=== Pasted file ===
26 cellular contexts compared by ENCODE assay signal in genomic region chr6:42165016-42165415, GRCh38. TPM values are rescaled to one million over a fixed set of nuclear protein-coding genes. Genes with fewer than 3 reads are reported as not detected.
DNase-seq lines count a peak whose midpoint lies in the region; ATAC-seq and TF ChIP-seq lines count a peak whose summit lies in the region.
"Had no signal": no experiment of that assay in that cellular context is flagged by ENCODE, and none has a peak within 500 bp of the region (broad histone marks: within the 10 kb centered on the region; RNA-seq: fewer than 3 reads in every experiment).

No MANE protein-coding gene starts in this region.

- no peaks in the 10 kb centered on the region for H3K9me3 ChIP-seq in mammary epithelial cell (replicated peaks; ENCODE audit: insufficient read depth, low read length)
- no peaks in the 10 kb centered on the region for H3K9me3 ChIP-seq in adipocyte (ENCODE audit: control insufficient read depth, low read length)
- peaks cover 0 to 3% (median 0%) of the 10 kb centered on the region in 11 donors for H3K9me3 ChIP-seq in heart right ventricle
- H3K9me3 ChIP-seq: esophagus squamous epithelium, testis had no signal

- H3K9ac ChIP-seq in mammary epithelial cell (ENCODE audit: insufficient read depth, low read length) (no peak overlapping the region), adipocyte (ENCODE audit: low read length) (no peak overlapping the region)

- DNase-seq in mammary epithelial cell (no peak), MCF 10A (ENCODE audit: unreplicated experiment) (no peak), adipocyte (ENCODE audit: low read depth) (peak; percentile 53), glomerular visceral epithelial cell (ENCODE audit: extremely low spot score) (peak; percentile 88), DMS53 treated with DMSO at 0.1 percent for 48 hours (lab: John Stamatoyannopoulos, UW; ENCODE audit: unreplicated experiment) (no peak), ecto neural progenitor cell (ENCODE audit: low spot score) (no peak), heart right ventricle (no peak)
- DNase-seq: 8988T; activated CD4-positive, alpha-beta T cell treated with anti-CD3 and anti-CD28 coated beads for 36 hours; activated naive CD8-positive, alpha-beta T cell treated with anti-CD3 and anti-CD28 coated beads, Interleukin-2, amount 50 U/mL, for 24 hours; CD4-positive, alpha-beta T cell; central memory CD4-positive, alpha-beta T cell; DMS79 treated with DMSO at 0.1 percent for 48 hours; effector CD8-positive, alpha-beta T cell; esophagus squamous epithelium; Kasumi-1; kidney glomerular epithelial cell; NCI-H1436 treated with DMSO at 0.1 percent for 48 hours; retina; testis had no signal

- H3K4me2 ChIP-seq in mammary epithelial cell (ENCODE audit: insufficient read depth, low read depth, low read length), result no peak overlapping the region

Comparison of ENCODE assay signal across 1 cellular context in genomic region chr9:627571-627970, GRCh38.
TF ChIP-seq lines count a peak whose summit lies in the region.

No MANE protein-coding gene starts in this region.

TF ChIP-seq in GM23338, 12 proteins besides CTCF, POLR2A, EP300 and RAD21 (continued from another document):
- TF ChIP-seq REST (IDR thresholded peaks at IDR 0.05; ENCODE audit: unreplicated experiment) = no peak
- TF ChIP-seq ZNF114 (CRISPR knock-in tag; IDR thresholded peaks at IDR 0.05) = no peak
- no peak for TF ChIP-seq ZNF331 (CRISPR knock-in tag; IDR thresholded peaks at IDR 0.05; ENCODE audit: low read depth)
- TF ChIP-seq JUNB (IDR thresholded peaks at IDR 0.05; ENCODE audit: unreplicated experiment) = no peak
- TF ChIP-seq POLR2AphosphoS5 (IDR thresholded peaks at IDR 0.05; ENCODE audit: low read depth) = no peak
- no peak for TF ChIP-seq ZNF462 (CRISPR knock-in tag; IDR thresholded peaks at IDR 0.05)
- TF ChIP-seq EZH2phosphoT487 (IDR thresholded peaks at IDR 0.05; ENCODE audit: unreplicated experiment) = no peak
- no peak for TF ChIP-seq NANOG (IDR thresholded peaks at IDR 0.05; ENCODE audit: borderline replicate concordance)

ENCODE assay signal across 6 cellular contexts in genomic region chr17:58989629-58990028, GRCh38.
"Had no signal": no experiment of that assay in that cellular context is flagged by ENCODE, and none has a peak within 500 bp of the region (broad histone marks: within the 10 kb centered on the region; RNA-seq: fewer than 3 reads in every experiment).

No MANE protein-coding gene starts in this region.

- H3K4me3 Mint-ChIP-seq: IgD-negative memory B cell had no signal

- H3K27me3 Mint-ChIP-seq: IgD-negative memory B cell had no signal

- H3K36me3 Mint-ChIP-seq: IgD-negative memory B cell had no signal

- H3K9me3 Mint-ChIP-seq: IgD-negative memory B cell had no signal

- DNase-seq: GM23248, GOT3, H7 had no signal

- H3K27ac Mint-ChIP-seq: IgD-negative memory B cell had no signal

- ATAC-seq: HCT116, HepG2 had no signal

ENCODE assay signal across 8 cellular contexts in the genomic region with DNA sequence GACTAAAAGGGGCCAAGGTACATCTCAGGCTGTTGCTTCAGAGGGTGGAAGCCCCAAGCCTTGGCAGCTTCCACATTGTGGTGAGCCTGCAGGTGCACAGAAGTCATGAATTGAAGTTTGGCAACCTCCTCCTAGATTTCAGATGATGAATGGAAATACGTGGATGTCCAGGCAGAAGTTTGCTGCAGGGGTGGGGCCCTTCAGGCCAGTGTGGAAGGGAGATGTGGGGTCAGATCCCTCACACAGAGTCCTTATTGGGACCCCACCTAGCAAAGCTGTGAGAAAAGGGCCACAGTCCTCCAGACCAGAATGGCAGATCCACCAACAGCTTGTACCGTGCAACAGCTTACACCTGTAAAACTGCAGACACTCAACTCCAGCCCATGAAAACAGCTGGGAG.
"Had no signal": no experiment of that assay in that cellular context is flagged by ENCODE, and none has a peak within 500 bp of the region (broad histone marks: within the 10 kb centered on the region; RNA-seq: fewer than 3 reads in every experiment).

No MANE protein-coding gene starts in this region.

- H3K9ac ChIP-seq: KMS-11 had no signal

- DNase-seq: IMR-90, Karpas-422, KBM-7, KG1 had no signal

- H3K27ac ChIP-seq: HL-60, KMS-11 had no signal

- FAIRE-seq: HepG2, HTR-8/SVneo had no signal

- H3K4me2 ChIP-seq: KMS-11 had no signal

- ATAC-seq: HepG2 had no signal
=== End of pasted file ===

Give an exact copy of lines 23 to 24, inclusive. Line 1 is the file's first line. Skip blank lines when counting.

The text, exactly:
- TF ChIP-seq EZH2phosphoT487 (IDR thresholded peaks at IDR 0.05; ENCODE audit: unreplicated experiment) = no peak
- no peak for TF ChIP-seq NANOG (IDR thresholded peaks at IDR 0.05; ENCODE audit: borderline replicate concordance)